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“I have been able to re-establish the children’s centre I had dreamt of. We call it ‘Home of Hope’ and we offer educational, recreational and psychosocial support for children. “We have trained over 250 teachers and hired psychotherapists to offer psychosocial support to hundreds of children affected by poverty, depression, and fear. We have a small playground, called the ‘happiness corner’ but the facilities are indoors to keep our children safe from bombing,” says Nadya. Nadya painted bright pictures all over the walls. “I want the centre to be an inspiring place for children to learn.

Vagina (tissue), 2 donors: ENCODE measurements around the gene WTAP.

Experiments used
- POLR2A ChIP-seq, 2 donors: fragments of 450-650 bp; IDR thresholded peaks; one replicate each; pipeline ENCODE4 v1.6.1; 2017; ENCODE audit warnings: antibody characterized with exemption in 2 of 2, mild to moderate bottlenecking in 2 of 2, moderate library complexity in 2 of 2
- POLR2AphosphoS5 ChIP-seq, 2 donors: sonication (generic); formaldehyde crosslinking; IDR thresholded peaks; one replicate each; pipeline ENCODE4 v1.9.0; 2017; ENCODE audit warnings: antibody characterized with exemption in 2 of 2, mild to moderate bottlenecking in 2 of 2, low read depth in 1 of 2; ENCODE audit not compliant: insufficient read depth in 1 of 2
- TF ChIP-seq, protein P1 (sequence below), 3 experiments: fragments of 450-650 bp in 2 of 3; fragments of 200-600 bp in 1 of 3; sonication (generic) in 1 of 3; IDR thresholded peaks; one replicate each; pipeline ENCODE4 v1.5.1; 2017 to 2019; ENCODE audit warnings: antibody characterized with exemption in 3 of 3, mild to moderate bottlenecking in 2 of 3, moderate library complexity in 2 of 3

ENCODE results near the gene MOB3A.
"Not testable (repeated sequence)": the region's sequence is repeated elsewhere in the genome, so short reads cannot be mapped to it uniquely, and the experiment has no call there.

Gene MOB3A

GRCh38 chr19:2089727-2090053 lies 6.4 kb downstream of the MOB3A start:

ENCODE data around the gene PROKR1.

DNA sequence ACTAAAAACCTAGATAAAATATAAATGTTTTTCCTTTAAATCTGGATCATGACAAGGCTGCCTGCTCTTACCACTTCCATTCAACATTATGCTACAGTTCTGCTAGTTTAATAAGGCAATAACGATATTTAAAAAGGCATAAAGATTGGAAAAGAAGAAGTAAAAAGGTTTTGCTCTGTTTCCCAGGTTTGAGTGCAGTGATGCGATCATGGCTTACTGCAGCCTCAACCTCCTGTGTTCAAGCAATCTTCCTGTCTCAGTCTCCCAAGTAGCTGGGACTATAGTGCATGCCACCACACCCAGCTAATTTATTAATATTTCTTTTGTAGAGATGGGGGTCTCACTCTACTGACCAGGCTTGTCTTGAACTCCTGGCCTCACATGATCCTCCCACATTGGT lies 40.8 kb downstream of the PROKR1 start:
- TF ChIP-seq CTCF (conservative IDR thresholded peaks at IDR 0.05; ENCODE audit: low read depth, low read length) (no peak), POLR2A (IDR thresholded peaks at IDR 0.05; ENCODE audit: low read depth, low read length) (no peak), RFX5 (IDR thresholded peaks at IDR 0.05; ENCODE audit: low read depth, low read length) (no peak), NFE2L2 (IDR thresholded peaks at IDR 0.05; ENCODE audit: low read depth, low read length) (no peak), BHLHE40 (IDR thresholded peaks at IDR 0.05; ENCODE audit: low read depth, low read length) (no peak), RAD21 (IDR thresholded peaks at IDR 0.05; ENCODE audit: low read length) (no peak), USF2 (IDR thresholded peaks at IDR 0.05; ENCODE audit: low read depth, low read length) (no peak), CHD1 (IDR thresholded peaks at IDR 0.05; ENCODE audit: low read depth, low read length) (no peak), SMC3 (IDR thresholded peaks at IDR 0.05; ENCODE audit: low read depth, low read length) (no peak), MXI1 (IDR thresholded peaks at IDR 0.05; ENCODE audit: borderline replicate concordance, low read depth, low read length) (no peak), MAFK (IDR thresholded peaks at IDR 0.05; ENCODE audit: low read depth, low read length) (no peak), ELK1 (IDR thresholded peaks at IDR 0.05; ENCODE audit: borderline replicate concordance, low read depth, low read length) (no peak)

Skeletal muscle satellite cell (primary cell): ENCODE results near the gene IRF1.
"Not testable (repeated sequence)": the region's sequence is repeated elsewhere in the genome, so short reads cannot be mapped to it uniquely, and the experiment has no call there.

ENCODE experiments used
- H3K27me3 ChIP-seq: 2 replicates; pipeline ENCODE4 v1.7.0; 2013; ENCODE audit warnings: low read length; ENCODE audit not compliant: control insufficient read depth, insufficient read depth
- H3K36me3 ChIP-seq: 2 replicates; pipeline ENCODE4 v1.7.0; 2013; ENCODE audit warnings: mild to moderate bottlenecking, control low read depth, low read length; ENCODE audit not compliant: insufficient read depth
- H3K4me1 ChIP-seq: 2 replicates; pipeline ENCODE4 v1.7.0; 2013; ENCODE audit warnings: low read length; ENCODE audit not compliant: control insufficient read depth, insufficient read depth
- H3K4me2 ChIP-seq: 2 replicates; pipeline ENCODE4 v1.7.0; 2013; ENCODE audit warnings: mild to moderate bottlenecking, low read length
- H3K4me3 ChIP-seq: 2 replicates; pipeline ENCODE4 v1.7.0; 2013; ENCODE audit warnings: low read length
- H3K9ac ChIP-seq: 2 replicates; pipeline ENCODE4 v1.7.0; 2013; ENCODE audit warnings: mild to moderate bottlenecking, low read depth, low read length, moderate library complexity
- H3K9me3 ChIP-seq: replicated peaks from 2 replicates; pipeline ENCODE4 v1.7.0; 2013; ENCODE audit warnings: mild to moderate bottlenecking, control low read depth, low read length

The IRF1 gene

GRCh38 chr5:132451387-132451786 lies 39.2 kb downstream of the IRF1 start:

A place where they can heal and forget what is happening outside. You have to understand that we are under siege and have suffered immensely. “Life has become so difficult because even the basic necessities are scarce or too expensive. The price of a kilo of sugar has increased more than 10 times. People are so poor they search for food in the rubble,” she says pointing beyond the centre’s gates. Nadya has been deeply affected by the devastation that has unfolded in her country. But she is determined to stay and give the next generation a brighter future. We must not forget Nadya and the millions like her trying to stabilise Syria. It is the one investment no one can dispute.

Nadya is a former headmistress turned activist from rural Damascus. She started her own education centre for war affected children from Mleha.


Closing the Gender Gap  
Closing the Gender Gap